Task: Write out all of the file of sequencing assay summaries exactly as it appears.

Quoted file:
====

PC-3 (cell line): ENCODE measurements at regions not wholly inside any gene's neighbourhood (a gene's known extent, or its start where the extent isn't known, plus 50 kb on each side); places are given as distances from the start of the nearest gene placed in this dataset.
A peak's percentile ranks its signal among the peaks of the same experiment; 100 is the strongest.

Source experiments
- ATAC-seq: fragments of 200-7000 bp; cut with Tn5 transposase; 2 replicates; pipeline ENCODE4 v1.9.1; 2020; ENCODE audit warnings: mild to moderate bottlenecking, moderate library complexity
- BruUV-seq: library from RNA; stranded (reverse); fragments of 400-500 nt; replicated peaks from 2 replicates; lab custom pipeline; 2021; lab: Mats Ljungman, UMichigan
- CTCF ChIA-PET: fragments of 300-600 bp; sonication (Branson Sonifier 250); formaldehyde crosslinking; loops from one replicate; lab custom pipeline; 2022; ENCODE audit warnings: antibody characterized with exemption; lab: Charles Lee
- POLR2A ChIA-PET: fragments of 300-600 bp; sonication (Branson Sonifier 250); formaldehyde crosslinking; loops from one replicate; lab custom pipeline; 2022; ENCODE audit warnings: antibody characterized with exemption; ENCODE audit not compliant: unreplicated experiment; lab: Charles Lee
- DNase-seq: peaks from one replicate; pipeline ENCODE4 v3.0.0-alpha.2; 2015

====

PC-3 (cell line): ENCODE measurements at regions not wholly inside any gene's neighbourhood (a gene's known extent, or its start where the extent isn't known, plus 50 kb on each side); places are given as distances from the start of the nearest gene placed in this dataset.
A peak's percentile ranks its signal among the peaks of the same experiment; 100 is the strongest.

Source experiments
- ATAC-seq: fragments of 200-7000 bp; cut with Tn5 transposase; 2 replicates; pipeline ENCODE4 v1.9.1; 2020; ENCODE audit warnings: mild to moderate bottlenecking, moderate library complexity
- BruUV-seq: library from RNA; stranded (reverse); fragments of 400-500 nt; replicated peaks from 2 replicates; lab custom pipeline; 2021; lab: Mats Ljungman, UMichigan
- CTCF ChIA-PET: fragments of 300-600 bp; sonication (Branson Sonifier 250); formaldehyde crosslinking; loops from one replicate; lab custom pipeline; 2022; ENCODE audit warnings: antibody characterized with exemption; lab: Charles Lee
- POLR2A ChIA-PET: fragments of 300-600 bp; sonication (Branson Sonifier 250); formaldehyde crosslinking; loops from one replicate; lab custom pipeline; 2022; ENCODE audit warnings: antibody characterized with exemption; ENCODE audit not compliant: unreplicated experiment; lab: Charles Lee
- DNase-seq: peaks from one replicate; pipeline ENCODE4 v3.0.0-alpha.2; 2015